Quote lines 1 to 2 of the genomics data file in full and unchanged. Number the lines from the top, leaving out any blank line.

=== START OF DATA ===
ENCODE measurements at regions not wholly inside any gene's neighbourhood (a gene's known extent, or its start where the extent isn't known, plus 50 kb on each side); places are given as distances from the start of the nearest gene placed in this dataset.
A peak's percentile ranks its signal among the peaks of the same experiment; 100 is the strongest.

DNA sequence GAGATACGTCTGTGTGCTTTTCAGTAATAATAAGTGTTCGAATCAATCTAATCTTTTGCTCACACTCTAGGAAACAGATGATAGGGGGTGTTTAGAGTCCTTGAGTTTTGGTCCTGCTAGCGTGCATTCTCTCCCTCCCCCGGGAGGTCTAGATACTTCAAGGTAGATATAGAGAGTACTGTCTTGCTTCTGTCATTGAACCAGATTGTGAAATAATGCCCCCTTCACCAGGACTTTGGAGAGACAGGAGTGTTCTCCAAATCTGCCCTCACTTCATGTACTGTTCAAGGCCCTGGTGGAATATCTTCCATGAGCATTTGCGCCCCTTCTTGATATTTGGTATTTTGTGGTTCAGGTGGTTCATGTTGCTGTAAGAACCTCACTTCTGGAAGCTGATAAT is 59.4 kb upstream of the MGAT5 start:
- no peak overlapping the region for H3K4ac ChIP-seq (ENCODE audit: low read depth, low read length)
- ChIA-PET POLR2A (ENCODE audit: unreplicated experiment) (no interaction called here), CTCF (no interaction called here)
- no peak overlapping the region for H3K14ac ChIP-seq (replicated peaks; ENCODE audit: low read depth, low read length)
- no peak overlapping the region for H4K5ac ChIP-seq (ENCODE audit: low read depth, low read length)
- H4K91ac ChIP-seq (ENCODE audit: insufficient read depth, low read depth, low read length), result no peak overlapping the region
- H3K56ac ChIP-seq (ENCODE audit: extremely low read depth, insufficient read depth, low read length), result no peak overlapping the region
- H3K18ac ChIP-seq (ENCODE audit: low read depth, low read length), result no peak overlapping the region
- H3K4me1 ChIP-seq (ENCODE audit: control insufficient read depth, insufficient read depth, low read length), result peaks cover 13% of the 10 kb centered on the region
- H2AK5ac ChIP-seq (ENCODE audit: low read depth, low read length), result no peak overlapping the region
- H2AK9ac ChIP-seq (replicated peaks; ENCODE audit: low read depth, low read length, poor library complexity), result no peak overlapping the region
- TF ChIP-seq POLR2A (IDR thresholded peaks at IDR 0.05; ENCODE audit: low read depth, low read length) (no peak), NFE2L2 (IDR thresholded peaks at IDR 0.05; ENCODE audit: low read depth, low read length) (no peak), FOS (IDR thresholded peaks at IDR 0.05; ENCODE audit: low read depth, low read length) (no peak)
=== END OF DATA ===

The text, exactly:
ENCODE measurements at regions not wholly inside any gene's neighbourhood (a gene's known extent, or its start where the extent isn't known, plus 50 kb on each side); places are given as distances from the start of the nearest gene placed in this dataset.
A peak's percentile ranks its signal among the peaks of the same experiment; 100 is the strongest.